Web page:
Harford County Bar Foundation’s ‘And Justice For All’ Focuses on Community Collaboration

Jennifer Larrabee, Esq., deputy director of the Pro Bono Resource Center of Maryland (left), joins Nancy Mahoney, executive director of the Harford County Bar Foundation, at “And Justice For All:  Opening the Courthouse Door” on November 6 in Aberdeen. (Photo by Barbara Ogden)
Jennifer Larrabee, Esq., deputy director of the Pro Bono Resource Center of Maryland (left), joins Nancy Mahoney, executive director of the Harford County Bar Foundation, at “And Justice For All: Opening the Courthouse Door” on November 6 in Aberdeen. (Photo by Barbara Ogden)

 

Bel Air, Md. – November 10, 2014 – Community collaboration was the main topic of discussion at “And Justice For All: Opening the Courthouse Door,” an event held by the Harford County Bar Foundation and the Harford County Pro Bono Committee on November 6 in Aberdeen.

Specifically, the program focused on the collaboration between the nonprofits in Harford County and the legal service providers who work together to provide services to the underserved in the community.

The gathering featured presentations from local agencies that provide pro bono legal services in Harford County: Office of Child Support Enforcement, Office of Family Court Services, Harford County Bar Foundation, Harford County Community Mediation Program, Legal Aid Bureau, Pro Se Assistance Project Self-Help Center, Office of the Public Defender, SARC and Victim Witness Assistance Unit.

Also at the event was the announcement of results of a survey about local legal services conducted by the Harford County Bar Foundation and the Harford County Pro Bono Committee.

Income, transportation and fear to ask for assistance are the most common barriers to low-income residents accessing legal services in Harford County, according to the survey. The survey also found that the most common legal issues facing low-income individuals in the county are criminal law, custody and child support.

The survey, coordinated by Colleen Mahoney, a University of Baltimore Law School intern, was sent in late summer and early fall to 100 human services providers in the county to find out more about the legal needs of populations they serve. The goal of the survey was to improve the quality of legal resources available in Harford County by gaining familiarity with services already offered in the county and to improve program collaboration.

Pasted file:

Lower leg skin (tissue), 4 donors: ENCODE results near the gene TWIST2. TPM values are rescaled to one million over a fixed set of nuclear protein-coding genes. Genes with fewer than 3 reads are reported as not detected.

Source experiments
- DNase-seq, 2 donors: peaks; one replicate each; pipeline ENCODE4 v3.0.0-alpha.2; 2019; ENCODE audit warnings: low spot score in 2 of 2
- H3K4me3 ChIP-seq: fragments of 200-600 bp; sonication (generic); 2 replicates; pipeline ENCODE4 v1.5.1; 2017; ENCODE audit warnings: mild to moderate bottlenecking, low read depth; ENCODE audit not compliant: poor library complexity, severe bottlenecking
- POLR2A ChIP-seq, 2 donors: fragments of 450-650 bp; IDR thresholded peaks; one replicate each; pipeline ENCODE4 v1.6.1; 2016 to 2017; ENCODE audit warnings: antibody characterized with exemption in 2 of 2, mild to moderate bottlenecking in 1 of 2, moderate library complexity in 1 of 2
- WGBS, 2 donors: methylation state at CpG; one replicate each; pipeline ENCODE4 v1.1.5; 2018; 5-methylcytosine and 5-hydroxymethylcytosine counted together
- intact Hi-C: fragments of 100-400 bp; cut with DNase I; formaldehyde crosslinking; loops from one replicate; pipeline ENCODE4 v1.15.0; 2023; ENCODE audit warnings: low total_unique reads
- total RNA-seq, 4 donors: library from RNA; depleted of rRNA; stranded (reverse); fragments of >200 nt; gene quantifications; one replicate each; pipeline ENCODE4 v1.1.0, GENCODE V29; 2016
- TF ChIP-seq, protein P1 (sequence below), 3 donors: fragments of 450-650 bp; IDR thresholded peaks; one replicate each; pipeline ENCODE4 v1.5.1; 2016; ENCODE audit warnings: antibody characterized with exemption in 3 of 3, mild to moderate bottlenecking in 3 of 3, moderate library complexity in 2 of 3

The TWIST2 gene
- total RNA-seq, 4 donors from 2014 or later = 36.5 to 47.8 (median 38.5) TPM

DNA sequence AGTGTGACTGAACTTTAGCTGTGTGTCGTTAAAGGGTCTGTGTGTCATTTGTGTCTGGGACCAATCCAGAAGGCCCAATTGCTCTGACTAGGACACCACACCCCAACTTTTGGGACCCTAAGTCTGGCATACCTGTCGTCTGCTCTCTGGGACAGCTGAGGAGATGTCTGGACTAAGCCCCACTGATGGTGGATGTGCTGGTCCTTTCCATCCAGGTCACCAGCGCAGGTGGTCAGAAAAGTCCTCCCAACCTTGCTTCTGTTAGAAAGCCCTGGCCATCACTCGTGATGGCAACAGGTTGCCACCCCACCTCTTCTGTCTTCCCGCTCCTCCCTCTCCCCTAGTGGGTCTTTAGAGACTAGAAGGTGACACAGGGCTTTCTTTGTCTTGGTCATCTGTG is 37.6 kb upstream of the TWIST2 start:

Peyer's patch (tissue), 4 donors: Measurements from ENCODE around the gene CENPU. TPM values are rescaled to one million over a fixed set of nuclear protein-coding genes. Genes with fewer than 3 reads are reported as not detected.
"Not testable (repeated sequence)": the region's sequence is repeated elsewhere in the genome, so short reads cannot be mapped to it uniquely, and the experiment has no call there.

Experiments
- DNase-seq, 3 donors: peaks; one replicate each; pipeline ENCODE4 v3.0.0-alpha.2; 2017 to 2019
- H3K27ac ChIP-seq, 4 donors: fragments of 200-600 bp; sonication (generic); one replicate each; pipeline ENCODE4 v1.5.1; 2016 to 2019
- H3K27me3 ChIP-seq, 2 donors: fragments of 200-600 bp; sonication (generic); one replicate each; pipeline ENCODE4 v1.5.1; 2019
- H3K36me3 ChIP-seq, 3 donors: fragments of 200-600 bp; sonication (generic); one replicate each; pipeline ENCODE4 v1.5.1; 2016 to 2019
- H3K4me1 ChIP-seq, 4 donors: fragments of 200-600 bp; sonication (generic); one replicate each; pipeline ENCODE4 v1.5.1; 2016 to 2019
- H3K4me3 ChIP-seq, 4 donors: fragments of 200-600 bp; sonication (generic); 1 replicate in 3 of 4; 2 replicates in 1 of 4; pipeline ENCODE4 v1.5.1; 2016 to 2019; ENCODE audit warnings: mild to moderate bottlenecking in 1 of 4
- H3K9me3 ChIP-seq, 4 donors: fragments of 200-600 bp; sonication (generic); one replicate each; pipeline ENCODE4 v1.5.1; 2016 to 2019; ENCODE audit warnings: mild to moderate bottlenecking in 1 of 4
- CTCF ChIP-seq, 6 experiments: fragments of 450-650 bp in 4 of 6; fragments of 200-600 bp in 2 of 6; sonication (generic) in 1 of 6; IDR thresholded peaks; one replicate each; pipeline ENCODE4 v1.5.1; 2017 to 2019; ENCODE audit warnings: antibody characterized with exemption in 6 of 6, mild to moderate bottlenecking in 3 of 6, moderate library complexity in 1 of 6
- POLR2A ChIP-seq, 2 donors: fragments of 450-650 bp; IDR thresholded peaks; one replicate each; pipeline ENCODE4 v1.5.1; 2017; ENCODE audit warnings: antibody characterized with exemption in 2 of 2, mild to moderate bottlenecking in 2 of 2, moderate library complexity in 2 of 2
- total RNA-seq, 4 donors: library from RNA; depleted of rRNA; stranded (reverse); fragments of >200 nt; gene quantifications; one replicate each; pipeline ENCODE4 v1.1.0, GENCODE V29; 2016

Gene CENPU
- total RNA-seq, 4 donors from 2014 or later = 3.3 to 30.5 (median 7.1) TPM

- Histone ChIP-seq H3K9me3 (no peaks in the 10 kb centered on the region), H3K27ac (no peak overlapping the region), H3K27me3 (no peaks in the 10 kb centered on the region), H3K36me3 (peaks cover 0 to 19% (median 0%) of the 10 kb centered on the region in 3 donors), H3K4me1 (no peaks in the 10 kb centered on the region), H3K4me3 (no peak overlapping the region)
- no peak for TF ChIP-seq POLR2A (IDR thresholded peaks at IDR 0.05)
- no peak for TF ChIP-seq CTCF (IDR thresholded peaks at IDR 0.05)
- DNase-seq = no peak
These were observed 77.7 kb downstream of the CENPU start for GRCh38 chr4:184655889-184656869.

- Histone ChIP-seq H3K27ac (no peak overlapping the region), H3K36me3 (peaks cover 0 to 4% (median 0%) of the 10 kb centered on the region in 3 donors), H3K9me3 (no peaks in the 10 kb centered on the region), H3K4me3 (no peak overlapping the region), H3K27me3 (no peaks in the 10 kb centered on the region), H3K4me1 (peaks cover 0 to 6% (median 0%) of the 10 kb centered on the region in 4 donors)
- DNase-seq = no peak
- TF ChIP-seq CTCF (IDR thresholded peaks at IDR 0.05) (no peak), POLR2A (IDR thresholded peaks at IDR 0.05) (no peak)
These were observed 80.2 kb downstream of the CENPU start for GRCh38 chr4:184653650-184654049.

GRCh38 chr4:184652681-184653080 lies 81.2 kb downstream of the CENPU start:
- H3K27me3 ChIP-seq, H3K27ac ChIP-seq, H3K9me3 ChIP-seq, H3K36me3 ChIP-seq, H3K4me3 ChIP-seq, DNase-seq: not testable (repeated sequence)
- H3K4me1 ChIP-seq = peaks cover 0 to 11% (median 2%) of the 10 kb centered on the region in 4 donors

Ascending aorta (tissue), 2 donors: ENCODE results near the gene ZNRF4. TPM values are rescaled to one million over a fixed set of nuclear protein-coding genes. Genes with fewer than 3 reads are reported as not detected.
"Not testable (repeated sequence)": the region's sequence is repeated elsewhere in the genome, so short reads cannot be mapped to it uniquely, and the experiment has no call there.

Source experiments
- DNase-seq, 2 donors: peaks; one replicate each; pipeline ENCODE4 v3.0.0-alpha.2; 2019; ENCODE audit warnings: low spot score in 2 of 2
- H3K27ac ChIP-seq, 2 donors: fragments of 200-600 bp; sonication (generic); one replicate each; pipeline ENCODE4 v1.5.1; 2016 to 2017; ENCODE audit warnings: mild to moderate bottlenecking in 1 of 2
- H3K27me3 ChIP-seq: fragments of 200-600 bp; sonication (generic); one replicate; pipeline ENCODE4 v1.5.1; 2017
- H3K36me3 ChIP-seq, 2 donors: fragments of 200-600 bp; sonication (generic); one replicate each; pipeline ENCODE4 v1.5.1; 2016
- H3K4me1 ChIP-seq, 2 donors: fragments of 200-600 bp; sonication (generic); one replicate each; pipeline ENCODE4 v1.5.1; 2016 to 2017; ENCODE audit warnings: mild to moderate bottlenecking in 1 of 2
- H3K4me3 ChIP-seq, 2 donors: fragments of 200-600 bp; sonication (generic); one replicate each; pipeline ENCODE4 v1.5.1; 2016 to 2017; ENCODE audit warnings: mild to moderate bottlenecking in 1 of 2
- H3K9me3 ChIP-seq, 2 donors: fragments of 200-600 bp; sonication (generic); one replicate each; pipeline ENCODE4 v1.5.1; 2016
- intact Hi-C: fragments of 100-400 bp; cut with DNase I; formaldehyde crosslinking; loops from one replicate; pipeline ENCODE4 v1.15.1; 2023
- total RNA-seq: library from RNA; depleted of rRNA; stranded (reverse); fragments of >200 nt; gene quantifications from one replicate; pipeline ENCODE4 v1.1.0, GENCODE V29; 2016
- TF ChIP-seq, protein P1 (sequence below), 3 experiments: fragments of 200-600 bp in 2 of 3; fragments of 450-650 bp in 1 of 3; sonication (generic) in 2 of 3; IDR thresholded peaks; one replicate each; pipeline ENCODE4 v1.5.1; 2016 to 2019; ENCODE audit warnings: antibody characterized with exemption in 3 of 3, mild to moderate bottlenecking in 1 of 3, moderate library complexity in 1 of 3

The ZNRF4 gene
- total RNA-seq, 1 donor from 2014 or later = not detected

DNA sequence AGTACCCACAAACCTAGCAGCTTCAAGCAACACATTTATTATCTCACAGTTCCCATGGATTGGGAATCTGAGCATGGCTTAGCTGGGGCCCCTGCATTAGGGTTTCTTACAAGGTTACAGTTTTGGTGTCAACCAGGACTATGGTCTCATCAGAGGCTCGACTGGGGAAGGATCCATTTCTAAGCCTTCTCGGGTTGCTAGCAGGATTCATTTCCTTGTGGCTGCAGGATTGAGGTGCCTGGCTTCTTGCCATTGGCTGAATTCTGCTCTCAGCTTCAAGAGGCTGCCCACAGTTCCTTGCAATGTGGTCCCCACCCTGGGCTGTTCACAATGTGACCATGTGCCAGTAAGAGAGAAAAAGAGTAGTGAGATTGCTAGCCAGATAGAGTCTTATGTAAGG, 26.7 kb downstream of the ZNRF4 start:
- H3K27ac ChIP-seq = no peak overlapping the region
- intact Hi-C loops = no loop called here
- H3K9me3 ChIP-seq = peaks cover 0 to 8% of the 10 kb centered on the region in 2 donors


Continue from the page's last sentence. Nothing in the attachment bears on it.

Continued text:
As a result of the discussions at ‘And Justice For All,’ the Harford County Bar Foundation will hold programs at the community organizations, which will help better the underserved or ‘invisible’ populations who need legal services in Harford County,” said Nancy Mahoney, executive director of the Harford County Bar Foundation.

Jennifer Larrabee, Esq., deputy director of the Pro Bono Resource Center of Maryland who attended the gathering, said, “I commend the Harford County Bar Foundation and Harford County Pro Bono Committee for conceiving of and organizing this unique and extremely productive event. As a direct result of bringing together the local legal services providers and non-profit community groups, more people will be aware of and have access to the legal services they so desperately need but cannot afford.” She added, “The Pro Bono Resource Center is very supportive of this initiative and looks forward to collaborating with the Harford County Bar Foundation to recruit and train volunteer attorneys in the areas of greatest unmet need in the community.”

Sponsors of “And Justice For All” were Harford Mutual Insurance, Business Machines and Byte Right Support in addition to donors Richard Herbig and Adam Hyman, members of the foundation’s board of directors.

The Harford County Bar Foundation was established in 1991 to increase pro bono services and to provide educational resources to low-income individuals in need of legal assistance in family law, housing, bankruptcy, consumer, foreclosure, and estates and trust.

For more information, visit www.harfordcountybarfoundation.org.

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